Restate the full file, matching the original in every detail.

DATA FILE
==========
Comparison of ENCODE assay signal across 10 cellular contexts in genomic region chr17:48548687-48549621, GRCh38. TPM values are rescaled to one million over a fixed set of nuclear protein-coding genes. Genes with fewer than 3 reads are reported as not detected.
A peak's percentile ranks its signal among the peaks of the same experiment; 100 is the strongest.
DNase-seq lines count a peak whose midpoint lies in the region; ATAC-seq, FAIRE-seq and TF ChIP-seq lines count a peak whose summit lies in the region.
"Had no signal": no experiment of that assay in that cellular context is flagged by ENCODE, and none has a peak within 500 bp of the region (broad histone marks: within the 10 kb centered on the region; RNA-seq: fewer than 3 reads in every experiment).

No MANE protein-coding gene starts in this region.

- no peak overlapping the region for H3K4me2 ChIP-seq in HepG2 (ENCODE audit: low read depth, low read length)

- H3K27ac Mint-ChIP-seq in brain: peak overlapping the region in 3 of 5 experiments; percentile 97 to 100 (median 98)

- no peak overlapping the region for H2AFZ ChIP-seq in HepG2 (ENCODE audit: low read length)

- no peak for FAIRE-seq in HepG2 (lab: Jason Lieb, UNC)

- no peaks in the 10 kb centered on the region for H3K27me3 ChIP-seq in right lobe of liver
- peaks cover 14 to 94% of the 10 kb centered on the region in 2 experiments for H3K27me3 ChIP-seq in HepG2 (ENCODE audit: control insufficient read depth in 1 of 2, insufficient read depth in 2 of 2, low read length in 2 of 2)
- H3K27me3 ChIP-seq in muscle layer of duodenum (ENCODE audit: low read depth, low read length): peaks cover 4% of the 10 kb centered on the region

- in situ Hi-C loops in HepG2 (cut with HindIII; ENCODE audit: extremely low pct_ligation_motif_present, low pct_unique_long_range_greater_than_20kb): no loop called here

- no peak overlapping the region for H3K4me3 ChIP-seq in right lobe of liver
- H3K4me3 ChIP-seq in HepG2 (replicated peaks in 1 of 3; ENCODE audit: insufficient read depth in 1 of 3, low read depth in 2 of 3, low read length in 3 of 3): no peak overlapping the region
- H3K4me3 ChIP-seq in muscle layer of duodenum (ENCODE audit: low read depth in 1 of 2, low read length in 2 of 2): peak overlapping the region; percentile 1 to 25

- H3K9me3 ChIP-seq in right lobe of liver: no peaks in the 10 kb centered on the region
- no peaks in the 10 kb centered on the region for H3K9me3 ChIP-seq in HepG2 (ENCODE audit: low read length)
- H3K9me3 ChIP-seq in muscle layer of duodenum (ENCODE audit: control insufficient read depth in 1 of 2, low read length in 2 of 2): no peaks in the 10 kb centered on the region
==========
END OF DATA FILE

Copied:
Comparison of ENCODE assay signal across 10 cellular contexts in genomic region chr17:48548687-48549621, GRCh38. TPM values are rescaled to one million over a fixed set of nuclear protein-coding genes. Genes with fewer than 3 reads are reported as not detected.
A peak's percentile ranks its signal among the peaks of the same experiment; 100 is the strongest.
DNase-seq lines count a peak whose midpoint lies in the region; ATAC-seq, FAIRE-seq and TF ChIP-seq lines count a peak whose summit lies in the region.
"Had no signal": no experiment of that assay in that cellular context is flagged by ENCODE, and none has a peak within 500 bp of the region (broad histone marks: within the 10 kb centered on the region; RNA-seq: fewer than 3 reads in every experiment).

No MANE protein-coding gene starts in this region.

- no peak overlapping the region for H3K4me2 ChIP-seq in HepG2 (ENCODE audit: low read depth, low read length)

- H3K27ac Mint-ChIP-seq in brain: peak overlapping the region in 3 of 5 experiments; percentile 97 to 100 (median 98)

- no peak overlapping the region for H2AFZ ChIP-seq in HepG2 (ENCODE audit: low read length)

- no peak for FAIRE-seq in HepG2 (lab: Jason Lieb, UNC)

- no peaks in the 10 kb centered on the region for H3K27me3 ChIP-seq in right lobe of liver
- peaks cover 14 to 94% of the 10 kb centered on the region in 2 experiments for H3K27me3 ChIP-seq in HepG2 (ENCODE audit: control insufficient read depth in 1 of 2, insufficient read depth in 2 of 2, low read length in 2 of 2)
- H3K27me3 ChIP-seq in muscle layer of duodenum (ENCODE audit: low read depth, low read length): peaks cover 4% of the 10 kb centered on the region

- in situ Hi-C loops in HepG2 (cut with HindIII; ENCODE audit: extremely low pct_ligation_motif_present, low pct_unique_long_range_greater_than_20kb): no loop called here

- no peak overlapping the region for H3K4me3 ChIP-seq in right lobe of liver
- H3K4me3 ChIP-seq in HepG2 (replicated peaks in 1 of 3; ENCODE audit: insufficient read depth in 1 of 3, low read depth in 2 of 3, low read length in 3 of 3): no peak overlapping the region
- H3K4me3 ChIP-seq in muscle layer of duodenum (ENCODE audit: low read depth in 1 of 2, low read length in 2 of 2): peak overlapping the region; percentile 1 to 25

- H3K9me3 ChIP-seq in right lobe of liver: no peaks in the 10 kb centered on the region
- no peaks in the 10 kb centered on the region for H3K9me3 ChIP-seq in HepG2 (ENCODE audit: low read length)
- H3K9me3 ChIP-seq in muscle layer of duodenum (ENCODE audit: control insufficient read depth in 1 of 2, low read length in 2 of 2): no peaks in the 10 kb centered on the region